Sunday, September 08, 2019

Sunday Morning in the Blogosphere

Dallas Morning News debuts new website

The Dallas Morning News launched a new website in late August. The site is built to be faster and more reader-friendly by gathering all its news brands in one digital spot, the paper said.
The paper had run DallasNews, GuideLive, SportsDay, SportsDayHS and Al Dia as separate websites. They are now grouped together on the new site.
The new loads three times faster than the old site, the paper said. It’s the fastest news site in Texas, said Mike Orren, chief product officer.
The site's backend was bought from The Washington Post, but its design and appearance were done in house. Orren said the new site also lowers the company's website expenses.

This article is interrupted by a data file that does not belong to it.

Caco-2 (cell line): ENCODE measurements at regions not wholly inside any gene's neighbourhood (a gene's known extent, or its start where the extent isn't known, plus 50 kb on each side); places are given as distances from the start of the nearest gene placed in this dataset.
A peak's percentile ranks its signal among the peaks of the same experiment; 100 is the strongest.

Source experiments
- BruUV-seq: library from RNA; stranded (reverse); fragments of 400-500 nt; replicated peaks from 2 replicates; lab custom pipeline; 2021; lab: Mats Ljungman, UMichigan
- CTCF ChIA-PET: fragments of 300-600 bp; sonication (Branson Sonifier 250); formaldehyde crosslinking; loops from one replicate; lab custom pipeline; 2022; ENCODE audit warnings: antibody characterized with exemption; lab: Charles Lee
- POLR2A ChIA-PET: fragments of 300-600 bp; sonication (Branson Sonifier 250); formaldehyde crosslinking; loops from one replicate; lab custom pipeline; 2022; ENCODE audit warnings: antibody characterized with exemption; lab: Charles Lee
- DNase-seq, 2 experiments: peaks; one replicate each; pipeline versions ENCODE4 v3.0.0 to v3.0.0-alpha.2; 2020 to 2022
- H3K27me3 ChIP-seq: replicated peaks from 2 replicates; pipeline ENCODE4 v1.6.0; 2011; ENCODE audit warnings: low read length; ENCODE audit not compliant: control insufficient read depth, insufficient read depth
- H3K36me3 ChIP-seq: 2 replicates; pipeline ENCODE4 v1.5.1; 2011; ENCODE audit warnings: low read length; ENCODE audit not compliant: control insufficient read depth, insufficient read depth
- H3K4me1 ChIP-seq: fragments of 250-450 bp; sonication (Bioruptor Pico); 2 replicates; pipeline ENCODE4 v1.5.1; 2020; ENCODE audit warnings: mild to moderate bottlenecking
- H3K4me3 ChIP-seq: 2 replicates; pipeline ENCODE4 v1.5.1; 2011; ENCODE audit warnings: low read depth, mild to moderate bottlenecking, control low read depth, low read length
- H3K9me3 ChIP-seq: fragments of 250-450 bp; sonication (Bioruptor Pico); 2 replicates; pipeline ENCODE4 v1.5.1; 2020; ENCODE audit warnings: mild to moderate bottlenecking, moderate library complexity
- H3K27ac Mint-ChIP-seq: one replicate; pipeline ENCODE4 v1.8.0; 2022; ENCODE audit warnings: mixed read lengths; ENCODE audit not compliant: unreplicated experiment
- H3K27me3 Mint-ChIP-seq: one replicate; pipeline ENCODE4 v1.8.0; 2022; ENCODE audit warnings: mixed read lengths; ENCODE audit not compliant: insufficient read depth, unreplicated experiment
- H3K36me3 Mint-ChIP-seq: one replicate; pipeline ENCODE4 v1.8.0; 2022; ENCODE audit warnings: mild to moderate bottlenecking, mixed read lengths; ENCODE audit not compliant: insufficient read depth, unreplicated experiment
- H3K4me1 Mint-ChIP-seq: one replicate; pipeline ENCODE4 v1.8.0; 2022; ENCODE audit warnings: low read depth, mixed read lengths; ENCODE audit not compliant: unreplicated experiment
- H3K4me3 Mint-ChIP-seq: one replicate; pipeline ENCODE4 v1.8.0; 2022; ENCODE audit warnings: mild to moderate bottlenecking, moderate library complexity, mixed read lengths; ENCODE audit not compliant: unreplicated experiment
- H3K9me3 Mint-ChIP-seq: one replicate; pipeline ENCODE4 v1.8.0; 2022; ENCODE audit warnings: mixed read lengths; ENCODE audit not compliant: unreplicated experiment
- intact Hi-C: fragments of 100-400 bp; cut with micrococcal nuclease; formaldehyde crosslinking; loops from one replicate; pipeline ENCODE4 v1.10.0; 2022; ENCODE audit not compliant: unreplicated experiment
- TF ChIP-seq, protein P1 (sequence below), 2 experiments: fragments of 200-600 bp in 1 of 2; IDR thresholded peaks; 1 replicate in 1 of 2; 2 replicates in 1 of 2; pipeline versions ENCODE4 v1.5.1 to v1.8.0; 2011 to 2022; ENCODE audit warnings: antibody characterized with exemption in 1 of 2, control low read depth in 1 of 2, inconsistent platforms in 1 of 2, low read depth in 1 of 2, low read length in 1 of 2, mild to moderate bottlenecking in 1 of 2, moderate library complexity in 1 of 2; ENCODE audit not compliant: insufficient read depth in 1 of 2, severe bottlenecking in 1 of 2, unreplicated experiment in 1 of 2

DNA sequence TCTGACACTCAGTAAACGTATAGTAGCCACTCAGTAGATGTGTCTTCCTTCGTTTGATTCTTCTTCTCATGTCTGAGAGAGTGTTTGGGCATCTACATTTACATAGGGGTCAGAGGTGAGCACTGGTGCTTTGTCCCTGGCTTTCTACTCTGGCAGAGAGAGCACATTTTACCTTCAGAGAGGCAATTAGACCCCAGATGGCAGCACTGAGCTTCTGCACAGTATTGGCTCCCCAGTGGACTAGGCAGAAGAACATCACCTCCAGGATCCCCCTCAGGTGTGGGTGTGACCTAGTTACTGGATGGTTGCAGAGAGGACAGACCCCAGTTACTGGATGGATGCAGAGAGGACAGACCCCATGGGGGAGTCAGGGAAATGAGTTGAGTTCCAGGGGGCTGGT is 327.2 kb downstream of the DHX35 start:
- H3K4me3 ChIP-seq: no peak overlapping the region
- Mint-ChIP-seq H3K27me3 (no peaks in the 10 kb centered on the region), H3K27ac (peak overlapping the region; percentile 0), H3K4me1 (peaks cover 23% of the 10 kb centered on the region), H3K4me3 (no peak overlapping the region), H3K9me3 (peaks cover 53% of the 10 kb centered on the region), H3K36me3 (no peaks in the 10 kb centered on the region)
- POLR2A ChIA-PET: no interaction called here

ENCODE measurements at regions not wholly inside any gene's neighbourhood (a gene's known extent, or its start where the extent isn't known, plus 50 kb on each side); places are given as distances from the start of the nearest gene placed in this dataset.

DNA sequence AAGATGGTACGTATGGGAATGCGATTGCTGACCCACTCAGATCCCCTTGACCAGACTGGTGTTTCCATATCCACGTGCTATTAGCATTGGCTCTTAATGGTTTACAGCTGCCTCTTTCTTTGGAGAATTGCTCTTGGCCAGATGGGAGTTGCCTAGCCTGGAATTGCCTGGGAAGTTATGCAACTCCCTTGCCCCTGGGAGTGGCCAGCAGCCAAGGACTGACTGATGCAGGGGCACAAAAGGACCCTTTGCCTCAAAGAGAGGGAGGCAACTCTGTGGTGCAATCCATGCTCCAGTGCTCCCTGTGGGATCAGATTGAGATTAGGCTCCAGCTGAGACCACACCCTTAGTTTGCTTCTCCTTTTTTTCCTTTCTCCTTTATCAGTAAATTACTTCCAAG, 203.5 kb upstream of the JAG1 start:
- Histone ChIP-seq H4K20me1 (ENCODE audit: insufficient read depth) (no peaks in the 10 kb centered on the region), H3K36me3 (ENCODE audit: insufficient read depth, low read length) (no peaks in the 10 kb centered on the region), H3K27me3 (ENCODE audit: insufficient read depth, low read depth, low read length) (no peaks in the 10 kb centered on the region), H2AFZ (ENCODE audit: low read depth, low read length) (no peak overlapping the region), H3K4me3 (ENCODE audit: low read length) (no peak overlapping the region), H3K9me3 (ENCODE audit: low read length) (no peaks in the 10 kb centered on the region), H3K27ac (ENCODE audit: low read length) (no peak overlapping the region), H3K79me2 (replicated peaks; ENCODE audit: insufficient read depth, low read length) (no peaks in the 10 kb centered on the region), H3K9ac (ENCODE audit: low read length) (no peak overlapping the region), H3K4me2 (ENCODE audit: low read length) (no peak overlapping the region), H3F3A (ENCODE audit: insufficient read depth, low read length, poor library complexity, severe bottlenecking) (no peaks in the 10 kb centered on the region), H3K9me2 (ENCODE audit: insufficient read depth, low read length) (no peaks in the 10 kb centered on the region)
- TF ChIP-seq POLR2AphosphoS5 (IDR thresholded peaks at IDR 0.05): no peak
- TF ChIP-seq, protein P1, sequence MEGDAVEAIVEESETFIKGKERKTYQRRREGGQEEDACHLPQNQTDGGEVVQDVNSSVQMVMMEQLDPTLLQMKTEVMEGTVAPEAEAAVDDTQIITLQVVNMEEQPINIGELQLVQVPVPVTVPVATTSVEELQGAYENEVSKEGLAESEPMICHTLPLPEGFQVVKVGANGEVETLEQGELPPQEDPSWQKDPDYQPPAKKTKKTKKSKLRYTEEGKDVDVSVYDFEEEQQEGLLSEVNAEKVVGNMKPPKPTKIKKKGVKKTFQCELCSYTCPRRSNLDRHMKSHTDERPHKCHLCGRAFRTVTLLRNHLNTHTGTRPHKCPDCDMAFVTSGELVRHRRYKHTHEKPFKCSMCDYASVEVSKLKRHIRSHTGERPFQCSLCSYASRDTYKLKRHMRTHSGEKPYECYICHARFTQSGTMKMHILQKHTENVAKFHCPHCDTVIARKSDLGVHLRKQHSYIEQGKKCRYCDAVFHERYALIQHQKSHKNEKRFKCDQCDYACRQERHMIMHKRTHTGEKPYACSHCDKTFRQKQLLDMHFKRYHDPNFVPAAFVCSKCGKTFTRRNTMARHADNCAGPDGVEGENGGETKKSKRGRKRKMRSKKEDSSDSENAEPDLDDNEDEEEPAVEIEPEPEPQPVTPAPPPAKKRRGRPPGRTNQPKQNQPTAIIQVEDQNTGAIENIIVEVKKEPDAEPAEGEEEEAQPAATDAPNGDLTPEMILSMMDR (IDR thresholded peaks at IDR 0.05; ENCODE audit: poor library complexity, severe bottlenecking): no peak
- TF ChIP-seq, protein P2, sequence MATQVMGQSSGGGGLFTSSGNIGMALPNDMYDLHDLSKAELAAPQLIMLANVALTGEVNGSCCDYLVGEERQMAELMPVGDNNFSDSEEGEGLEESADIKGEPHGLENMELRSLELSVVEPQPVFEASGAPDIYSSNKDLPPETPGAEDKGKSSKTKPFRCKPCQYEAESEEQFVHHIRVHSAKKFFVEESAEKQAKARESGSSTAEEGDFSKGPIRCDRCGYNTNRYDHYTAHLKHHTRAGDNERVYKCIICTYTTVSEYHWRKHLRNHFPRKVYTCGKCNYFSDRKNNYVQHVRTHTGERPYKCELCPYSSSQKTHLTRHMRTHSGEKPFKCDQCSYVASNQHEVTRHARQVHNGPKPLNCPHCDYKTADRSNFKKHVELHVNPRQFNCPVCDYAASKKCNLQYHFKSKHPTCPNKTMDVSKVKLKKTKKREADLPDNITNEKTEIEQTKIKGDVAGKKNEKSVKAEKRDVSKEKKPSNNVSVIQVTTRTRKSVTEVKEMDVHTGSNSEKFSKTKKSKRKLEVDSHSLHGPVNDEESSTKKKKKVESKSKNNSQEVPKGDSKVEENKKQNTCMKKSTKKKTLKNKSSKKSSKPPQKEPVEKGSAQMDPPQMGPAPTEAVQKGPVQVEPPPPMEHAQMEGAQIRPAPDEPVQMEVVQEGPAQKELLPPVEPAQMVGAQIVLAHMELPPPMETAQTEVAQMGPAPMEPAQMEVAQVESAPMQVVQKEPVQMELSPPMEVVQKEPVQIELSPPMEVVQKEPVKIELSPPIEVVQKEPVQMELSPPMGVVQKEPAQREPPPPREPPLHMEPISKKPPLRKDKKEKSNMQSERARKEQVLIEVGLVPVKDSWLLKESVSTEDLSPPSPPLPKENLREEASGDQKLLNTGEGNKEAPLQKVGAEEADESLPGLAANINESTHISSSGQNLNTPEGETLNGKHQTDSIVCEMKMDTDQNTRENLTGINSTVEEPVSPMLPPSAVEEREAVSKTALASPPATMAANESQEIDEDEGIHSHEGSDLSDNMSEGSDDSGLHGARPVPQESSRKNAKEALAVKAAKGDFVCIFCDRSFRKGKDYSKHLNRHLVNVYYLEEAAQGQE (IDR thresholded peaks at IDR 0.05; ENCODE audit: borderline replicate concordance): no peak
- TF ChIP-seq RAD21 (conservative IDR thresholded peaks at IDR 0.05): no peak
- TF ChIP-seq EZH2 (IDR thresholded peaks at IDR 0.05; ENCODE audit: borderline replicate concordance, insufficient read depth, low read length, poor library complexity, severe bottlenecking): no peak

The site's launch will be enhanced with a marketing campaign that stresses the value of journalism done locally, said Dan Sherlock, the paper’s head of digital and brand marketing.
News and Tech

Today in Labor History September 8th

Delano grapes workers strike

The bosses bent to the demands of striking Wobblies (members of the Industrial Workers of the WorldIWW) in McKees Rock, Pennsylvania. They agreed to improve working conditions, a raise of 15% and an end to the “pool system” that gave foremen control over each worker’s pay. It was the Wobbly’s biggest victory to date. – 1909
Workers gave up their Labor Day weekend holidays to keep the munitions factories working to aid in the war effort. Most Labor Day parades were canceled in respect for members of the Armed Services. – 1942